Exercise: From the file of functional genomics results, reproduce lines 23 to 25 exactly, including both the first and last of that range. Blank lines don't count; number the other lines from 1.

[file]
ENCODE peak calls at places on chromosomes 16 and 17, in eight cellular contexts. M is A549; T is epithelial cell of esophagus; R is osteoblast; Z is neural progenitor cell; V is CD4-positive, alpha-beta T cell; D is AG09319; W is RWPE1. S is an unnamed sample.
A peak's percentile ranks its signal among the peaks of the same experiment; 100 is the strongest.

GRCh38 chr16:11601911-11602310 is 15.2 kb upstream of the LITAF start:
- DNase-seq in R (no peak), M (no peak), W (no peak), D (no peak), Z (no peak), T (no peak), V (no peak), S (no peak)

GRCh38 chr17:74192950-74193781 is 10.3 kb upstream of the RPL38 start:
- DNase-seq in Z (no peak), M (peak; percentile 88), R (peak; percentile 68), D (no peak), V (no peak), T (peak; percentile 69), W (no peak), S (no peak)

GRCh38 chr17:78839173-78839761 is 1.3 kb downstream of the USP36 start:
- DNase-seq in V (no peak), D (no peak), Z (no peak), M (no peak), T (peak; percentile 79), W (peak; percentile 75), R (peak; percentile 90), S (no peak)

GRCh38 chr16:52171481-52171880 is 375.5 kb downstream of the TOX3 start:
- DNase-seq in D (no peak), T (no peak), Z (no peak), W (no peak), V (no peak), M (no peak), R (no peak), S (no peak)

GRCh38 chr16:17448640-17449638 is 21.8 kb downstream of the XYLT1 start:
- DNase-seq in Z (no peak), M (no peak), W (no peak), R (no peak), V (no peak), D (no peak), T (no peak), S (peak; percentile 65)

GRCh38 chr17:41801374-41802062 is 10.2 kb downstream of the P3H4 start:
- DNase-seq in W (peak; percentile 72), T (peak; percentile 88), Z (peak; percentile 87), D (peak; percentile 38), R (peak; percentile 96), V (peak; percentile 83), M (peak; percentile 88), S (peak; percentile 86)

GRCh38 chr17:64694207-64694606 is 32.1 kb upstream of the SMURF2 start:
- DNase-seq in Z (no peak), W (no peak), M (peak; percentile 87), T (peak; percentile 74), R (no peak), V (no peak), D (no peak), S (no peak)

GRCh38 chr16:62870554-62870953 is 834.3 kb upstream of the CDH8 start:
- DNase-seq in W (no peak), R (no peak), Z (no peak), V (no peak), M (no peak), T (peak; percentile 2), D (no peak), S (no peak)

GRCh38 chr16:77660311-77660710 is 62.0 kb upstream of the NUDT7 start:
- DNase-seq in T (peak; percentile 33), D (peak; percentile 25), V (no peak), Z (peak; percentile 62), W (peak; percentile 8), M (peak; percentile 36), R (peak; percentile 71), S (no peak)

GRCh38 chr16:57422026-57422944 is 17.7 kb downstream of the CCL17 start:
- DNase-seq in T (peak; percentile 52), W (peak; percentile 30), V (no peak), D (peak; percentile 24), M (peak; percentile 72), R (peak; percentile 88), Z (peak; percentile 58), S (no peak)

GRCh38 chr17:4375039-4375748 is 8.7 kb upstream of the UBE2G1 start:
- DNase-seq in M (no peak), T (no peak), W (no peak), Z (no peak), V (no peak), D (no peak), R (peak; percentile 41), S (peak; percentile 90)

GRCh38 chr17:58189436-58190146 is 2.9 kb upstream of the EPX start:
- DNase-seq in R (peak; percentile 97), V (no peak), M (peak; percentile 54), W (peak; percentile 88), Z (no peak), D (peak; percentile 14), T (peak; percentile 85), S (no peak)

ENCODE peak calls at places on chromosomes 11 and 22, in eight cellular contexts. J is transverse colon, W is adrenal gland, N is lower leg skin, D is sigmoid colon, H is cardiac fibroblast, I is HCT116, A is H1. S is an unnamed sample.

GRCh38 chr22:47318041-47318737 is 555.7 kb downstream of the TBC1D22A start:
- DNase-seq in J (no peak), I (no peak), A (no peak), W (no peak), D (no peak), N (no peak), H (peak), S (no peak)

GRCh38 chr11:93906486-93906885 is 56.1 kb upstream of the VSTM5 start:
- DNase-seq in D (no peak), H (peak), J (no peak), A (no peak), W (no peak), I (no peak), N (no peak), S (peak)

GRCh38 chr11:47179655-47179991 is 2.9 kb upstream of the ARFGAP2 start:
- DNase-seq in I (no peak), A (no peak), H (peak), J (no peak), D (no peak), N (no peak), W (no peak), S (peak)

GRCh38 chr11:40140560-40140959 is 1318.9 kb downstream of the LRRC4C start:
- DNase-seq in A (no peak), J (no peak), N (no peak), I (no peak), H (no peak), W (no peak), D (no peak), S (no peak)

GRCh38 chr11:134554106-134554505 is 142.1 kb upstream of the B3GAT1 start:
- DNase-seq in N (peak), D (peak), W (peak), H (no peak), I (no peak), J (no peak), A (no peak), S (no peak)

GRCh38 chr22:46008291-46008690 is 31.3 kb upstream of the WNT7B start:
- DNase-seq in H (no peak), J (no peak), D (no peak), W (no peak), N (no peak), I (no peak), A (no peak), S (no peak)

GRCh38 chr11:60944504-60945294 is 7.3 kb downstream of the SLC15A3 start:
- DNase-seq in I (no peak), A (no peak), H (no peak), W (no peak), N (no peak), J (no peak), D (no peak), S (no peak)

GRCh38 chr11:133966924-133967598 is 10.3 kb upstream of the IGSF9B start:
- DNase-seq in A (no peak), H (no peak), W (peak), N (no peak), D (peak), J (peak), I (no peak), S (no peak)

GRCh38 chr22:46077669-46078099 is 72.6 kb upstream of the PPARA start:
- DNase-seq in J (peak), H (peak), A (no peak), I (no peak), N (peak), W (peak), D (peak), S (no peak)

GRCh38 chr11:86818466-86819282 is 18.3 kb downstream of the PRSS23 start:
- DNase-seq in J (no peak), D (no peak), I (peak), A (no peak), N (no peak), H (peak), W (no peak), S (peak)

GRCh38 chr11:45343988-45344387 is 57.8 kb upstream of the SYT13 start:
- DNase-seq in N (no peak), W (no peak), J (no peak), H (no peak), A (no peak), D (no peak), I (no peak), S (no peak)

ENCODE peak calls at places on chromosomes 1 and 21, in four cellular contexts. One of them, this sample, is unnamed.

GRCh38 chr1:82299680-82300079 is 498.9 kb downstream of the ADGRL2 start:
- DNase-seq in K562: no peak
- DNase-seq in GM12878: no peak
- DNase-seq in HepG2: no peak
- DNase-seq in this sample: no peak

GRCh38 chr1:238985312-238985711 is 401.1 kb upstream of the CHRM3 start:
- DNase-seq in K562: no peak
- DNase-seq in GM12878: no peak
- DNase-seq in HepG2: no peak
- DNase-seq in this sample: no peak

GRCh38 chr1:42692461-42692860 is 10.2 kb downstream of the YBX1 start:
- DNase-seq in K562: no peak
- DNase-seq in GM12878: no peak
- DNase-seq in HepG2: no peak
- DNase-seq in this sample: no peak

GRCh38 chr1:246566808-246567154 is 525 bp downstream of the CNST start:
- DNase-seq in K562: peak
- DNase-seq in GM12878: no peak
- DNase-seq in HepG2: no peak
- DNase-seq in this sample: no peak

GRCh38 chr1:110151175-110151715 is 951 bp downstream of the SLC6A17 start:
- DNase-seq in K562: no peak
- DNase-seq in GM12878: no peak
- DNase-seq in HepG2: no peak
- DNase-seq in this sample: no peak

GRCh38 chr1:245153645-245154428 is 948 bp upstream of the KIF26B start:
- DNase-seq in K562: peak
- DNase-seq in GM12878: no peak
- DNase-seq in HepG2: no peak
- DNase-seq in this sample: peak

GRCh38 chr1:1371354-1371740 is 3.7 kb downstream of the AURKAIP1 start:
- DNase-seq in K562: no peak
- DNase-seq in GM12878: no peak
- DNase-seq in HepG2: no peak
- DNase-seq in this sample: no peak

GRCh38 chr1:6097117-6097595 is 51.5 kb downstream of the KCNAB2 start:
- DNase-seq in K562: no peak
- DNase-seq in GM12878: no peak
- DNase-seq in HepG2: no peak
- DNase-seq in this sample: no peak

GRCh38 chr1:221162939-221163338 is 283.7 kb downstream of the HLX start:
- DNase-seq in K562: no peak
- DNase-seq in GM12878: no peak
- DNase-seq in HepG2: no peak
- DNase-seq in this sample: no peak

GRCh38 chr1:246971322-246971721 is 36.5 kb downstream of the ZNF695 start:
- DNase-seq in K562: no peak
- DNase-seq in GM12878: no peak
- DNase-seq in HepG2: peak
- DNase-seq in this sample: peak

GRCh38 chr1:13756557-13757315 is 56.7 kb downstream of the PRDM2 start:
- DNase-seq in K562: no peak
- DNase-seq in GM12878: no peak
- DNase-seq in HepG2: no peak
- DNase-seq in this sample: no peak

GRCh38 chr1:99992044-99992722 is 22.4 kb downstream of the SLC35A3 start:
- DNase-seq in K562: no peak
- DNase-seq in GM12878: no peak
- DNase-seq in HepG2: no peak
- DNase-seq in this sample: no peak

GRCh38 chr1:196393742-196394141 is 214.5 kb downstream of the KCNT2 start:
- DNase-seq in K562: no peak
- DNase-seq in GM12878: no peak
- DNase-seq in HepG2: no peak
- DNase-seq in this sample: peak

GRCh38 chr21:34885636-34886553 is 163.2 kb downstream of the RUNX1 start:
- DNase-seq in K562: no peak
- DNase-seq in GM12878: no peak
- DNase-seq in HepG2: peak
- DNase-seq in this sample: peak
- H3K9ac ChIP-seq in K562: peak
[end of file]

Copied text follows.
GRCh38 chr17:4375039-4375748 is 8.7 kb upstream of the UBE2G1 start:
- DNase-seq in M (no peak), T (no peak), W (no peak), Z (no peak), V (no peak), D (no peak), R (peak; percentile 41), S (peak; percentile 90)

GRCh38 chr17:58189436-58190146 is 2.9 kb upstream of the EPX start: